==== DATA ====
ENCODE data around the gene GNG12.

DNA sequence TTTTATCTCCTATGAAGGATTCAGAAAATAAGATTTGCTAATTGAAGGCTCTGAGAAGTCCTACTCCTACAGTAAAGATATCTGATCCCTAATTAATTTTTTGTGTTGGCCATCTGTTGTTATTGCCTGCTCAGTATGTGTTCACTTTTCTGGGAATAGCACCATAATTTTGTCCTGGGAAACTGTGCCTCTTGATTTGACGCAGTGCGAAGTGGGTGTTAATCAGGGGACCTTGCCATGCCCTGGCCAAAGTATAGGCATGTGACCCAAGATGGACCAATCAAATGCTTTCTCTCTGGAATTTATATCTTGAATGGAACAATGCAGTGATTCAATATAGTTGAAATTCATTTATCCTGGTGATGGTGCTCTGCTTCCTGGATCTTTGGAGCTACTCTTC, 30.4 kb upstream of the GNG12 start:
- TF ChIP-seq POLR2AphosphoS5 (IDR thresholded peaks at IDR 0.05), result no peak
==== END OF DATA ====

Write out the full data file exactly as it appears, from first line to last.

ENCODE data around the gene GNG12.

DNA sequence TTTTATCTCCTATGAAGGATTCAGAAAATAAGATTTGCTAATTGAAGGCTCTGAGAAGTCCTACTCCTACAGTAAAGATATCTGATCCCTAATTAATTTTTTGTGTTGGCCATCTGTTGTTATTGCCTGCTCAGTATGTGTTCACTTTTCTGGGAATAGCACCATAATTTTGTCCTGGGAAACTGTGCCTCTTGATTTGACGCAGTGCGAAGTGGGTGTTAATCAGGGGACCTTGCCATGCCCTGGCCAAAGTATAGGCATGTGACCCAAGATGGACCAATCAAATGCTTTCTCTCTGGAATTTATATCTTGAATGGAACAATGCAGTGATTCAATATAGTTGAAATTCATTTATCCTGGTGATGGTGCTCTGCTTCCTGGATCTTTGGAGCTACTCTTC, 30.4 kb upstream of the GNG12 start:
- TF ChIP-seq POLR2AphosphoS5 (IDR thresholded peaks at IDR 0.05), result no peak